I got interviewed by the roaming NBC TV crew at mile 22 (still feeling good and pacing strong, thank God!). Word from the home audience was that I was on TV at end of the broadcast. I had my SB Tri Club hat on…well, other stuff too J ……”SBTC Rules, LATC Drools!” Those guys trailed me with an anticipated interview for about 1/2 mile before they finally went live and pulled up next to me for the interview……”Please hold.” I’m like, “damn it all, either interview me or get the hell off my tail, ’cause you’re breaking my concentration and pacing me nonetheless! And your little motor scooter thingy stinks!”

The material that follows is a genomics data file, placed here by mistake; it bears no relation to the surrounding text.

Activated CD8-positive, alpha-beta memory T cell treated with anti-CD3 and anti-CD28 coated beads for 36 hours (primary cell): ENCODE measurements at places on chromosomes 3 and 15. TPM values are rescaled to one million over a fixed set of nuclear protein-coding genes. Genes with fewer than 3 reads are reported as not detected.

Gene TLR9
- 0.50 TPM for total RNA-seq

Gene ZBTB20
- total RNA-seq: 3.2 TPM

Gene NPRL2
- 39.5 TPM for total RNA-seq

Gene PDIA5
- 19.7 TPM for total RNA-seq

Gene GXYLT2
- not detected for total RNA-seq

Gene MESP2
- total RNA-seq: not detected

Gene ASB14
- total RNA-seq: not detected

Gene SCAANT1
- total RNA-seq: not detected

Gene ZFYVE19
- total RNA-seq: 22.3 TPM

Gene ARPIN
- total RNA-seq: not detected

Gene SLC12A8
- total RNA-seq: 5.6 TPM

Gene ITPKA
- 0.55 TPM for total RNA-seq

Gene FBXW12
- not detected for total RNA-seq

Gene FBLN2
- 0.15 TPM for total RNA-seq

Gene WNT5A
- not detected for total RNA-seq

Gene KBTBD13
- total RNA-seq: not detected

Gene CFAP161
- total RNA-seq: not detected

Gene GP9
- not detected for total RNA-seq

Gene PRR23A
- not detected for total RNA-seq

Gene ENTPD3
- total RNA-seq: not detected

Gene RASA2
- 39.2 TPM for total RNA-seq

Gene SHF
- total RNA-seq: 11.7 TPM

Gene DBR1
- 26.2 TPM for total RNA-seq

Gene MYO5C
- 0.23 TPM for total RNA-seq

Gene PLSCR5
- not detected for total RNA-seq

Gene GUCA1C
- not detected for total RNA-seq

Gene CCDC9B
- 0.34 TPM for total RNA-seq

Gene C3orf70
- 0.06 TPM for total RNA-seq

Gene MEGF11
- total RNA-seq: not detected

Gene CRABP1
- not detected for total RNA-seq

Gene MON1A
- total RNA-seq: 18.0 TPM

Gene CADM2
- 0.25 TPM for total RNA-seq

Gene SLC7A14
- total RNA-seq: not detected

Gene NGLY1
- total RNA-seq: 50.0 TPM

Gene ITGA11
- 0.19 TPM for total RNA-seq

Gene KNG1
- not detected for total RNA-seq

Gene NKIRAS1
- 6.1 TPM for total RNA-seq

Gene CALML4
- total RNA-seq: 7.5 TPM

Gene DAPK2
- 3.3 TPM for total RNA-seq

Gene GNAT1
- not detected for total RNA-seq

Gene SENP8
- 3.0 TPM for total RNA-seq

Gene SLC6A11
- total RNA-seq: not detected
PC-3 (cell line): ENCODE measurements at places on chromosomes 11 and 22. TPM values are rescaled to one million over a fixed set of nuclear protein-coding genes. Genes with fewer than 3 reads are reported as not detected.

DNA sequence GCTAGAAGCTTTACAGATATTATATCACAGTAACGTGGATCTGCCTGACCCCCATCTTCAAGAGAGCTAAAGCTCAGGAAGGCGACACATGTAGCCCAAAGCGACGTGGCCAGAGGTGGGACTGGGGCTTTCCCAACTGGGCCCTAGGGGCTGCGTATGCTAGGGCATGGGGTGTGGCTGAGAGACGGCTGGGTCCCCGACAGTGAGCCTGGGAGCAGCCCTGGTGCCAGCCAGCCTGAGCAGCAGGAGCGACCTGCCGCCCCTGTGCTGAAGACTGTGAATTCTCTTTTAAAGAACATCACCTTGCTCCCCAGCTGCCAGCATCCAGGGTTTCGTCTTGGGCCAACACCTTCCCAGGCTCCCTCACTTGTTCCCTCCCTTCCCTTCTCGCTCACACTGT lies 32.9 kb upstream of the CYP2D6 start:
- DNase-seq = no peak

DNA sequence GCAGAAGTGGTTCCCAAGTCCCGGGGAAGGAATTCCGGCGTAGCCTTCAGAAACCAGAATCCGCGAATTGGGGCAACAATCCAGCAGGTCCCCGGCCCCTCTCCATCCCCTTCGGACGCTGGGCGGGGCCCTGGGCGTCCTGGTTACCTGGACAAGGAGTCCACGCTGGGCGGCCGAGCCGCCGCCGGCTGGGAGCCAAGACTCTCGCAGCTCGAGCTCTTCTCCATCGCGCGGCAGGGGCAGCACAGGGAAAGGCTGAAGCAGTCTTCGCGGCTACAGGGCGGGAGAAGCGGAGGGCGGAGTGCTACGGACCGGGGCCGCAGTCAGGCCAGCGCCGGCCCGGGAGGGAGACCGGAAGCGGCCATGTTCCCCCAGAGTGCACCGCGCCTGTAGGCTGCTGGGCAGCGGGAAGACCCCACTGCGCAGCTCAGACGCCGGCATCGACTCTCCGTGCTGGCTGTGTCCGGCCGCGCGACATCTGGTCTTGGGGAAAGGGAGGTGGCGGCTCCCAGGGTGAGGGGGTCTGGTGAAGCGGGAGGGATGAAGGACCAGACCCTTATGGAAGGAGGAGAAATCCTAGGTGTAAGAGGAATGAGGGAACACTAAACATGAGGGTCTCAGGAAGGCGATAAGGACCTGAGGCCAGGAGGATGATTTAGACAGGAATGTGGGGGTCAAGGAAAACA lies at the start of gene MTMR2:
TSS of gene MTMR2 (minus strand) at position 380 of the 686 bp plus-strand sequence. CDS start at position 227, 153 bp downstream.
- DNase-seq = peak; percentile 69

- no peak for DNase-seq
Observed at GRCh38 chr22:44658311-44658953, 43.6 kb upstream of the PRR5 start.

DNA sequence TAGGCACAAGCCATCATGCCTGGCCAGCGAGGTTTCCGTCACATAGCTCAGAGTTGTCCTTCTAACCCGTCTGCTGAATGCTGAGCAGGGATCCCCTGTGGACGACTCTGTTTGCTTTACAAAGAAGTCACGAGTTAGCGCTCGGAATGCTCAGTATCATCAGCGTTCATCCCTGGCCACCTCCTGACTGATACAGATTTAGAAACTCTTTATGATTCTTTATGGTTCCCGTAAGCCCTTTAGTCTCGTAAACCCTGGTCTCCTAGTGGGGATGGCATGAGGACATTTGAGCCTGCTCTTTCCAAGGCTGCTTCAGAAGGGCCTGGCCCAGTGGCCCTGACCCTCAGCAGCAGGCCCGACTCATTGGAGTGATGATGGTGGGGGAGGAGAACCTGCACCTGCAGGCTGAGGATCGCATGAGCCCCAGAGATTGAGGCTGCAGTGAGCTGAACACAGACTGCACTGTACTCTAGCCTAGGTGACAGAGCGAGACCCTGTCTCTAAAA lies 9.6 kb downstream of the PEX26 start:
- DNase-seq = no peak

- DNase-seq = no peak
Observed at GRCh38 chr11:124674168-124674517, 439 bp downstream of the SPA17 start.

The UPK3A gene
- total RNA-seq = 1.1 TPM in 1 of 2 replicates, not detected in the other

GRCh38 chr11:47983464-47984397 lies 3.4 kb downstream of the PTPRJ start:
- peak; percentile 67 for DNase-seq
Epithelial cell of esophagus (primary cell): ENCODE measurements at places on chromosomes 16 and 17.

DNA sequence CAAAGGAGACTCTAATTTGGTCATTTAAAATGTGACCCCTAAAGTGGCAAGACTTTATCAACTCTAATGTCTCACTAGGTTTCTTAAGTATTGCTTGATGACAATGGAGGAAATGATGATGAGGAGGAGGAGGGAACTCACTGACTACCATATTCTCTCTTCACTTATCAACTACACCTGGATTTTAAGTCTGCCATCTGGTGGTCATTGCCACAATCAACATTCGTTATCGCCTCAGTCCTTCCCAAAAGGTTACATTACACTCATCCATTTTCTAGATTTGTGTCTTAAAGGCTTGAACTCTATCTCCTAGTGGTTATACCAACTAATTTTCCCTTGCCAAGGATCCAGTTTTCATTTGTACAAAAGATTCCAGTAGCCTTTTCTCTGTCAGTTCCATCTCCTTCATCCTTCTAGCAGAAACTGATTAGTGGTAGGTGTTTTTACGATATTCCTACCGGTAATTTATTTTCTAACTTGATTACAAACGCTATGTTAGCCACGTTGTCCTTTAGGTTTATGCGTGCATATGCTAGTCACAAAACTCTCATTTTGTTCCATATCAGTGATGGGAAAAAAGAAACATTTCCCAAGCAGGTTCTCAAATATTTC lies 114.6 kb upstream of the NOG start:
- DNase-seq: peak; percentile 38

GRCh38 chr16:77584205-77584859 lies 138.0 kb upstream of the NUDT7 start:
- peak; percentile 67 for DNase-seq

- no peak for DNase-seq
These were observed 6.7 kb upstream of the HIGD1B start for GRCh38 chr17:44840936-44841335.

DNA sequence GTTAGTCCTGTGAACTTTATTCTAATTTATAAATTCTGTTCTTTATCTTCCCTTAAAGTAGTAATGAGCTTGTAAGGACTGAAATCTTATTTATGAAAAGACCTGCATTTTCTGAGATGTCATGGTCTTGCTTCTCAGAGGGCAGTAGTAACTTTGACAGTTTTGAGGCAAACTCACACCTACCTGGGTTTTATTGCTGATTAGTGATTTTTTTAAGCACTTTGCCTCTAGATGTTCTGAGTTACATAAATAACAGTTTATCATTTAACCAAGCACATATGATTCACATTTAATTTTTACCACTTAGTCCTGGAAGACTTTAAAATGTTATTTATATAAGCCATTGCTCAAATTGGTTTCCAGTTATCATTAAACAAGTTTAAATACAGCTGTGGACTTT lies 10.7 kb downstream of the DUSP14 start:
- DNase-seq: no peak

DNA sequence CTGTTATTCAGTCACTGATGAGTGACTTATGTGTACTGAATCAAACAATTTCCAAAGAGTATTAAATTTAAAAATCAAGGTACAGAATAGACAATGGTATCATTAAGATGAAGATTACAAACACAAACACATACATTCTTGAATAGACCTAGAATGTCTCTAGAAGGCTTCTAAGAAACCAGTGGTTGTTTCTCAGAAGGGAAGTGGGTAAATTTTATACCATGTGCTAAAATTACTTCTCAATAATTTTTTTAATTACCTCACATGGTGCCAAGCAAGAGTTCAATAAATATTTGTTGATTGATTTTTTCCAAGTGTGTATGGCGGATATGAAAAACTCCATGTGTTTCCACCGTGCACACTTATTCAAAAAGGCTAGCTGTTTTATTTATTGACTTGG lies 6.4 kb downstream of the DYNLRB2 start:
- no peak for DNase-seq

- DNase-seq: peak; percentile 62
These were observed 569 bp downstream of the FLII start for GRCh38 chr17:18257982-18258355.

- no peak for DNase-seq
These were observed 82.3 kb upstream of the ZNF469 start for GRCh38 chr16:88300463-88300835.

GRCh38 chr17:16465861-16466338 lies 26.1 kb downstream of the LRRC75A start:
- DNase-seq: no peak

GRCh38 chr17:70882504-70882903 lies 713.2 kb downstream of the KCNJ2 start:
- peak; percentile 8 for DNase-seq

Mile 24………oh my! Mile 24. Yep, just like Mike said, the lactic acid would take over my body like an invading space alien. Yup. I felt like my brain was swimming through mud trying to reach my legs. “Move….legs……..forward…..hip flexor, fire……quad, go……now…..keep……moving……..ouch……pain” Oh my, how everything hurt! The phantom pain that had been making its way around my legs the whole race (IT band, calf, hip flexor, knee, hamstring) had permanently taken up residence in both of my quadriceps and my calves were cramping like hell (as the venerable Joe Howell – who pulled off an impressive 3:27:46 – put it, “I became very familiar with Mr. Cramp”). Some poor guy went down in front of me just blocks from the finish rolling on the ground totally cramped up. “Don’t look at him! Don’t even look at him! You’re gonna cramp up and lose it if you do.” I wanted to stop so badly but I knew I was on pace to meet my goal of sub 4 hours – even if I stumbled through a 10 min pace – and I didn’t want to do a 4:02:somethingsomething. Mind over body. The course turned left at Flower and 10th (???) I think (my recollection is fuzzy, go figure!) – those last 5 blocks up Flower were so flippin’ long. 5th street was an ocean away and it was uphill ocean at that (and I was always told “swim downhill” – these people must not have read the Total Immersion book).